Equal Justice is a Journey

Yesterday, “Breaking News: Jury has reached a verdict …” flashed up on televisions, phones, laptops, and tablets. People held their breath waiting - ironically, given George Floyd’s last words were, “I can’t breathe.” The nation exhaled as the judge read the word “guilty” three times.

Partial justice. Black people collectively, George Floyd’s family specifically, felt some form of justice finally showed up to expose a system that has used unfair practices against people of color for centuries.

Equal justice – George Floyd would be alive today. 

A memorial for George Floyd in Minneapolis, May 28. Photograph by Lorie Shaull, Wikimedia Commons.

A memorial for George Floyd in Minneapolis, May 28. Photograph by Lorie Shaull, Wikimedia Commons.

This verdict was made possible, in part, because a brave 17-year old, Darnella Frazier, a young Black woman, held her phone to record the atrocity as it happened. People of all races, cultures, ethnicities, religions, genders and ages marched. It was made possible because people decided not to remain silent when confronted with injustice and suffering. The humanity of people willing to use their voice to protest, testify and exercise their civic duty to seek what is fair and right for another human being are all reasons why a guilty verdict was rendered yesterday. People shared their strengths.

While this was an important moment for the nation, it is just one moment. The nation needs meaningful and sustainable change.

While there was some relief in the verdict, at least three times in the past two weeks, we have seen instances of racial profiling repeated with the degradation and humiliation of U.S. Army 2nd Lieutenant Caron Nazario; and loss of life for Daunte Wright and Adam Toledo, a 13-year old boy.

President Biden stated in his address to the nation last night, “We can’t leave this moment, and look away thinking our work is done,” he said. “We have a chance to begin to change the trajectory in this country.”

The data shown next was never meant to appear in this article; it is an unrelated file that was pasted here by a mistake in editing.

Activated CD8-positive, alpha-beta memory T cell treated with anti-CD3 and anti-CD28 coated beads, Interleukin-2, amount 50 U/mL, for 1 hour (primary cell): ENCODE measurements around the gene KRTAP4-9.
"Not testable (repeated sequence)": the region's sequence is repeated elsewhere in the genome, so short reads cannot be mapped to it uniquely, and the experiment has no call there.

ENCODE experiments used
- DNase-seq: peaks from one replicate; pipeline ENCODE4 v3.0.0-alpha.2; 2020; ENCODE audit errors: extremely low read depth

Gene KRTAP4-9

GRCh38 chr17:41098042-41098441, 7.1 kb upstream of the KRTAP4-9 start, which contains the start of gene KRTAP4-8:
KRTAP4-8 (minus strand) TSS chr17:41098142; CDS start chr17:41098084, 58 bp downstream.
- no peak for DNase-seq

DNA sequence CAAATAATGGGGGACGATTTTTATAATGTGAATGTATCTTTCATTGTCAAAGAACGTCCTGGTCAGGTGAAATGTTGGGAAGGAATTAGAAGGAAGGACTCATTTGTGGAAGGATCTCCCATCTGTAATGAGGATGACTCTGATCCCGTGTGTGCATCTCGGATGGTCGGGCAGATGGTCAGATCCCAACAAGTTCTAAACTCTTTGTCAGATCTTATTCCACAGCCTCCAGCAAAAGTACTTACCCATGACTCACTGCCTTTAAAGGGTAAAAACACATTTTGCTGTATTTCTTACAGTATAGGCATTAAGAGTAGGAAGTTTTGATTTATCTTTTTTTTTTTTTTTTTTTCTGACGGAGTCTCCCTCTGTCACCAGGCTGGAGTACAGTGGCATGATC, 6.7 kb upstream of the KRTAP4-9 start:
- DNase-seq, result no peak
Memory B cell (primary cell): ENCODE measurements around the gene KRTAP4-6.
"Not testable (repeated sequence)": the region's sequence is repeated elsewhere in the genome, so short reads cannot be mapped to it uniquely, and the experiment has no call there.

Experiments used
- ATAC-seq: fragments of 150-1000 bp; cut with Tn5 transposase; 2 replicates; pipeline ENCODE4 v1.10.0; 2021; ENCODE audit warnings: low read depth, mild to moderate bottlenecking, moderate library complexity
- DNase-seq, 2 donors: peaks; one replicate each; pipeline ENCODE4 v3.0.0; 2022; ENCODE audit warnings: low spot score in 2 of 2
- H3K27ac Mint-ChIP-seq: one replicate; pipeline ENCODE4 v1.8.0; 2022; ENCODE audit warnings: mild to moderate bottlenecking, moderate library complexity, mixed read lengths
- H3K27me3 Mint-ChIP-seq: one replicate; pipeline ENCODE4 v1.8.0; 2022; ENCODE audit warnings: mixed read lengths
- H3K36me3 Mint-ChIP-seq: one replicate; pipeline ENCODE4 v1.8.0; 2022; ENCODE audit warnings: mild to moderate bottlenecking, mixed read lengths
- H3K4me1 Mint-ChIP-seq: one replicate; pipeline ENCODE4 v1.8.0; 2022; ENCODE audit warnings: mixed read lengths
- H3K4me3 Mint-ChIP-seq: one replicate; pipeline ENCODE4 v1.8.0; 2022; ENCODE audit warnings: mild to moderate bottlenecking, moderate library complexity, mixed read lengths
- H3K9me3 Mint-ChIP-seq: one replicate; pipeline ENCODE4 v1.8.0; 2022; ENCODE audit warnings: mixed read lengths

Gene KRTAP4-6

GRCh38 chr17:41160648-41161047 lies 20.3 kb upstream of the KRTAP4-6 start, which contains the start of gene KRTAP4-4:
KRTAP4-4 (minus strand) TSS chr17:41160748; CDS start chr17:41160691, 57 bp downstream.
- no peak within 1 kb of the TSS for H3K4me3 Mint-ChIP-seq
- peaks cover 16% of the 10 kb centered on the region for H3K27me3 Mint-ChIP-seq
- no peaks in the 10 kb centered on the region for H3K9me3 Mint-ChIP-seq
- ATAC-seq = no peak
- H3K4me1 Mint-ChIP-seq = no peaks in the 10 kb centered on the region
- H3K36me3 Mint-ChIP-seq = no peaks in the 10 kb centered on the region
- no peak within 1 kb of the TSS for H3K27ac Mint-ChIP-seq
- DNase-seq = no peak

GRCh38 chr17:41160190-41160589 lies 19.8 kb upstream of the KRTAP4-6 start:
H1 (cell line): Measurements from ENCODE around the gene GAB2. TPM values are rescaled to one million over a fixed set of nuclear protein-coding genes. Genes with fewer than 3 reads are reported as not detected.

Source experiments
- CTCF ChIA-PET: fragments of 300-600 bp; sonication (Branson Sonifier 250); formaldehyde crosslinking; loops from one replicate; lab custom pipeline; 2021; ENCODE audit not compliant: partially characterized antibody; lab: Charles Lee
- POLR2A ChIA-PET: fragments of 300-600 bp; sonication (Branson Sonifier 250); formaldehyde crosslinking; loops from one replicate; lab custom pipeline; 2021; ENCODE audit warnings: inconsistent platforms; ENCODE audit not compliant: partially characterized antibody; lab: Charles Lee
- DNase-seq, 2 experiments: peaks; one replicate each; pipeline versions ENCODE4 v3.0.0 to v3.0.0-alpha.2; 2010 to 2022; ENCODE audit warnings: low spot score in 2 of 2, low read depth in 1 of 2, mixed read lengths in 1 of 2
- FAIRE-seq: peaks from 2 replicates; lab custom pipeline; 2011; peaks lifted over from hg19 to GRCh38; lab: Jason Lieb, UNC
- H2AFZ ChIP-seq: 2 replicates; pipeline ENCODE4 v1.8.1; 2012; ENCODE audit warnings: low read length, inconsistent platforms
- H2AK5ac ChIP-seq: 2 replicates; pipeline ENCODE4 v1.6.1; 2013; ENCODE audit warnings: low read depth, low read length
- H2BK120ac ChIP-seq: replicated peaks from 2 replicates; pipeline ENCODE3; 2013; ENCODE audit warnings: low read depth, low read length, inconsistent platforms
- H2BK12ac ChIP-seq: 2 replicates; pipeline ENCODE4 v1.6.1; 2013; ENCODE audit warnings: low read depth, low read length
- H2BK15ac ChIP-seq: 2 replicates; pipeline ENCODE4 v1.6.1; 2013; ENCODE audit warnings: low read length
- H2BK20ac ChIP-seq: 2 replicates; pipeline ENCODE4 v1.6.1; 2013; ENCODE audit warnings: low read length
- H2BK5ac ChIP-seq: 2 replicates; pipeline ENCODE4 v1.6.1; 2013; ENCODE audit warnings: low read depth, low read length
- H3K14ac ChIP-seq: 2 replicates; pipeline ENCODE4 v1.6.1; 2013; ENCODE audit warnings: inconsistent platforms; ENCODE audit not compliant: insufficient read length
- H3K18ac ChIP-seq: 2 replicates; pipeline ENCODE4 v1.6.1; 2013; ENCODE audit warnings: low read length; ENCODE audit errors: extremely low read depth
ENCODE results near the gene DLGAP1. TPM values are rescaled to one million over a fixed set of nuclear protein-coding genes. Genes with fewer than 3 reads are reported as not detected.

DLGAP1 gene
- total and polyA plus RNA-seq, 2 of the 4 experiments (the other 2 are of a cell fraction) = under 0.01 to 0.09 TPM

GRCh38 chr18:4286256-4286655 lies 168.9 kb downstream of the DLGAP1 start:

The harm systemic racism causes in all communities of color in America is not only an assault on our democracy but also challenges our belief in that same democracy. Share Our Strength, the nonprofit organization that runs the No Kid Hungry campaign, remains committed to ensuring our staff is supported in their diversity and in their efforts to achieving equity for all children and families.

Our work is to ensure every child in America has access to three meals a day and to help lift families out of poverty. This is our contribution to improving the injustices in communities marginalized by systemic racism and other forms of oppression. 

Share Our Strength is on a journey. A journey that continues to push us toward bold actions to change the trajectory of children and families facing generational poverty and hunger. We don’t have a simple solution to systemic racism or the inhumane brutality that killed George Floyd. What we have is our commitment to equity and justice. 

Yesterday was a moment. At Share Our Strength, we’re here today, we’ll be back again tomorrow, and the day after that, and every day until we finish our work on this journey. We will get there together, sharing all of our strengths.